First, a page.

Businesses in the Brazilian city of São Paulo will have to start thinking twice before they try to stop a woman from breastfeeding in public, because if they do, they could be fined $150.
Despite laws that specifically give a woman the right to nurse her baby wherever she is legally allowed to be, breastfeeding harassment continues to be a problem, not only in the U.S., but worldwide. Nearly every day, I read (or write) about a mother who is doing nothing more than feeding her child when an employee or representative of an organization asks her to move, cover up or leave the premises entirely. In nearly every state in the U.S., doing so is against the law.
Breastfeeding harassment isn’t unqiue to the U.S., however. It’s enough of a problem in São Paulo, the most populous city in the South American country of Brazil, that the mayor is expected to sign this bill into law within the next few weeks. Once the bill is signed into law, violators can be slapped with a fine equivalent to $150.
I love this move. If breaking the law isn’t enough of a deterrent, then maybe the addition of a fine will be. There are so many instances of under-trained employees incorrectly harassing breastfeeding moms, and even store owners asking moms to cover up so it doesn’t “bother” the other customers, that there should be an additional punishment for illegally confronting a nursing mom.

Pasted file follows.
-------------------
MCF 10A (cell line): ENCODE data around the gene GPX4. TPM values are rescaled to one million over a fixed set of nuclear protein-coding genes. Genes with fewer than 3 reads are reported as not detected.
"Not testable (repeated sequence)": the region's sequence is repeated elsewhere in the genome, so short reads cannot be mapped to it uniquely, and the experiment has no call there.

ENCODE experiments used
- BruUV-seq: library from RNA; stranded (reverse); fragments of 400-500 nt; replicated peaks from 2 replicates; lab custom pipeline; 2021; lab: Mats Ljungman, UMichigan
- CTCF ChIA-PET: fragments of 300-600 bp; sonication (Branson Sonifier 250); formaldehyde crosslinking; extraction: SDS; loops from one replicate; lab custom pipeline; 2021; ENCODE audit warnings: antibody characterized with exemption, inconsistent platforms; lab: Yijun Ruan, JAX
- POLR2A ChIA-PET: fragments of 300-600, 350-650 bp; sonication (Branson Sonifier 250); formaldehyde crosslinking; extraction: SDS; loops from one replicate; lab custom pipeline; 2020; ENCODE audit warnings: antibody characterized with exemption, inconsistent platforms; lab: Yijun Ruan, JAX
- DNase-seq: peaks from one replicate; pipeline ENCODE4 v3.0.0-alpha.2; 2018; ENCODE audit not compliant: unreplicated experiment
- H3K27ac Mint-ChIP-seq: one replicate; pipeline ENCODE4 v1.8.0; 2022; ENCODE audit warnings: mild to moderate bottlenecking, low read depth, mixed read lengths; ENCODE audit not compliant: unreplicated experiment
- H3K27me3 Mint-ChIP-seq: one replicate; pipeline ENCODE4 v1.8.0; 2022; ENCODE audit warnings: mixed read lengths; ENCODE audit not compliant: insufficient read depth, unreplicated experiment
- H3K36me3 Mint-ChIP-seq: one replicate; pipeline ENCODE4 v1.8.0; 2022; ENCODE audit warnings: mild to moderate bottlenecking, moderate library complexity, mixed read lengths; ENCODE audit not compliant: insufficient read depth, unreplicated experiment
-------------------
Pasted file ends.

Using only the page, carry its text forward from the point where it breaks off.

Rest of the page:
Breastfeeding a baby is feeding a baby. Just because it’s with a boob doesn’t mean it’s immoral, sexual, improper or akin to urinating, defecating or masturbating. Some moms prefer to nurse in private, but that doesn’t mean all moms have to, and if a mom doesn’t use a cover, it doesn’t mean she isn’t modest. Telling a breastfeeding mother to stay home, pump and use bottles or hide out in the bathroom or her car is putting your issues on her.
Nursing a baby in public is actually the best way to normalize it. When children see a mom nursing her baby, they don’t think it’s a big deal unless the adults they’re with think it’s a big deal. Also, bothering a nursing mom might not only embarrass or upset her, but it can derail her confidence and make her less likely to nurse in public the next time her baby is hungry. And that, my friends, is wrong.
So bravo, São Paulo, and maybe this will keep people in that city from hassling a mom who is doing nothing more than nourishing her kid, which is how it should be.